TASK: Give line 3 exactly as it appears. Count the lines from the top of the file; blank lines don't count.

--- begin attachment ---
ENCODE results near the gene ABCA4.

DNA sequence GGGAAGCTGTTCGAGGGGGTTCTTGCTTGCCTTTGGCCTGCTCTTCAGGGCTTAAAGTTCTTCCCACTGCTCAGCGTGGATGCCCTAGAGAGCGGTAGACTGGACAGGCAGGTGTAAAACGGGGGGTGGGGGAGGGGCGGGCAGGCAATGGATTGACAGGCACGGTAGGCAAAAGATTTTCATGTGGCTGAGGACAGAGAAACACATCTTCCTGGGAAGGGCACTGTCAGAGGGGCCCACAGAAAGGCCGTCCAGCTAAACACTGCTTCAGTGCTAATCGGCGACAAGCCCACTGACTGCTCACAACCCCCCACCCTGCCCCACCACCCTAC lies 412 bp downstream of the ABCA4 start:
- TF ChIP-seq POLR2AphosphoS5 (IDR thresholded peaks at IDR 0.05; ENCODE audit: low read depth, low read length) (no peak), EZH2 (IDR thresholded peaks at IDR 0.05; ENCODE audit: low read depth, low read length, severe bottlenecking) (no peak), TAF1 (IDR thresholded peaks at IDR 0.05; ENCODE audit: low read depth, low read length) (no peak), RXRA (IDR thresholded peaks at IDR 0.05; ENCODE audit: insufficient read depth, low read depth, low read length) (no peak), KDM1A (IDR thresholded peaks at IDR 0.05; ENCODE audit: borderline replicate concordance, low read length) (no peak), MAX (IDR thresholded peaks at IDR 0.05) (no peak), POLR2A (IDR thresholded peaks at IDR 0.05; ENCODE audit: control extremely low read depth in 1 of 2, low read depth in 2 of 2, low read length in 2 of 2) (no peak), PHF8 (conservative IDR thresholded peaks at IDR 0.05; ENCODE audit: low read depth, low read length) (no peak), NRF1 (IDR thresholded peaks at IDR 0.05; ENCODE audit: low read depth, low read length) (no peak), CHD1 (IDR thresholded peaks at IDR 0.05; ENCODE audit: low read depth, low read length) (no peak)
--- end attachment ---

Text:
- TF ChIP-seq POLR2AphosphoS5 (IDR thresholded peaks at IDR 0.05; ENCODE audit: low read depth, low read length) (no peak), EZH2 (IDR thresholded peaks at IDR 0.05; ENCODE audit: low read depth, low read length, severe bottlenecking) (no peak), TAF1 (IDR thresholded peaks at IDR 0.05; ENCODE audit: low read depth, low read length) (no peak), RXRA (IDR thresholded peaks at IDR 0.05; ENCODE audit: insufficient read depth, low read depth, low read length) (no peak), KDM1A (IDR thresholded peaks at IDR 0.05; ENCODE audit: borderline replicate concordance, low read length) (no peak), MAX (IDR thresholded peaks at IDR 0.05) (no peak), POLR2A (IDR thresholded peaks at IDR 0.05; ENCODE audit: control extremely low read depth in 1 of 2, low read depth in 2 of 2, low read length in 2 of 2) (no peak), PHF8 (conservative IDR thresholded peaks at IDR 0.05; ENCODE audit: low read depth, low read length) (no peak), NRF1 (IDR thresholded peaks at IDR 0.05; ENCODE audit: low read depth, low read length) (no peak), CHD1 (IDR thresholded peaks at IDR 0.05; ENCODE audit: low read depth, low read length) (no peak)